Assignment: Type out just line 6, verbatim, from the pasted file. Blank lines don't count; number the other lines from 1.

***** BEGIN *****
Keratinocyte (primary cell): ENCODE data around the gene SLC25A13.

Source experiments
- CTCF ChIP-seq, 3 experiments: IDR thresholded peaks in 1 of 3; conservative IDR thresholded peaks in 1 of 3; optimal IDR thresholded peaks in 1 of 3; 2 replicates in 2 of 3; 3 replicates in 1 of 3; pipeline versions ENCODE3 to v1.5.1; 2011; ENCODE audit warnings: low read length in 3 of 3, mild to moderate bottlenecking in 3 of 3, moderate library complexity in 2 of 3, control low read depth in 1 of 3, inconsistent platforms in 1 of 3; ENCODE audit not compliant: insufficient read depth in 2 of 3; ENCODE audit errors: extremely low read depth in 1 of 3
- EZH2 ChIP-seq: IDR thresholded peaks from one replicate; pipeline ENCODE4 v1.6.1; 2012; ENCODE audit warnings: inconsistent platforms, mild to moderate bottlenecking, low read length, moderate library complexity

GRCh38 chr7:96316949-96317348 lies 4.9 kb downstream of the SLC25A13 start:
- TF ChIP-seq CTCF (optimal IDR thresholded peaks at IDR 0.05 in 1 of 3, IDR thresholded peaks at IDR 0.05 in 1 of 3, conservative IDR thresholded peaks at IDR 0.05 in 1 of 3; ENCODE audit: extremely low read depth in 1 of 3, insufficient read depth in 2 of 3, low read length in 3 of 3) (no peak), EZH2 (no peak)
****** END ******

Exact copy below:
- TF ChIP-seq CTCF (optimal IDR thresholded peaks at IDR 0.05 in 1 of 3, IDR thresholded peaks at IDR 0.05 in 1 of 3, conservative IDR thresholded peaks at IDR 0.05 in 1 of 3; ENCODE audit: extremely low read depth in 1 of 3, insufficient read depth in 2 of 3, low read length in 3 of 3) (no peak), EZH2 (no peak)